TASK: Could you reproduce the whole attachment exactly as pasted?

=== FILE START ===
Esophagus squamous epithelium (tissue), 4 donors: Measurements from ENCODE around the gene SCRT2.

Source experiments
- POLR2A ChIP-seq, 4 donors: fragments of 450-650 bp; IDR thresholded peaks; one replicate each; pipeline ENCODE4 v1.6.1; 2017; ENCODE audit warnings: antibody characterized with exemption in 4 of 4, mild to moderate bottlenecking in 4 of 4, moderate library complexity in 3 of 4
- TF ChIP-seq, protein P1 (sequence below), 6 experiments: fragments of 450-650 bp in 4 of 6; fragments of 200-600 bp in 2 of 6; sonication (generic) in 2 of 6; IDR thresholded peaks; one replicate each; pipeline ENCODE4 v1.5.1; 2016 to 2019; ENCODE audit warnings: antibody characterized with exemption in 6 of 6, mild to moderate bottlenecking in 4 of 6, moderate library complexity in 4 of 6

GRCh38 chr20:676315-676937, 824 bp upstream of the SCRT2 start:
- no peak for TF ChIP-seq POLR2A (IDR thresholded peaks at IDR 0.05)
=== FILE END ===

Esophagus squamous epithelium (tissue), 4 donors: Measurements from ENCODE around the gene SCRT2.

Source experiments
- POLR2A ChIP-seq, 4 donors: fragments of 450-650 bp; IDR thresholded peaks; one replicate each; pipeline ENCODE4 v1.6.1; 2017; ENCODE audit warnings: antibody characterized with exemption in 4 of 4, mild to moderate bottlenecking in 4 of 4, moderate library complexity in 3 of 4
- TF ChIP-seq, protein P1 (sequence below), 6 experiments: fragments of 450-650 bp in 4 of 6; fragments of 200-600 bp in 2 of 6; sonication (generic) in 2 of 6; IDR thresholded peaks; one replicate each; pipeline ENCODE4 v1.5.1; 2016 to 2019; ENCODE audit warnings: antibody characterized with exemption in 6 of 6, mild to moderate bottlenecking in 4 of 6, moderate library complexity in 4 of 6

GRCh38 chr20:676315-676937, 824 bp upstream of the SCRT2 start:
- no peak for TF ChIP-seq POLR2A (IDR thresholded peaks at IDR 0.05)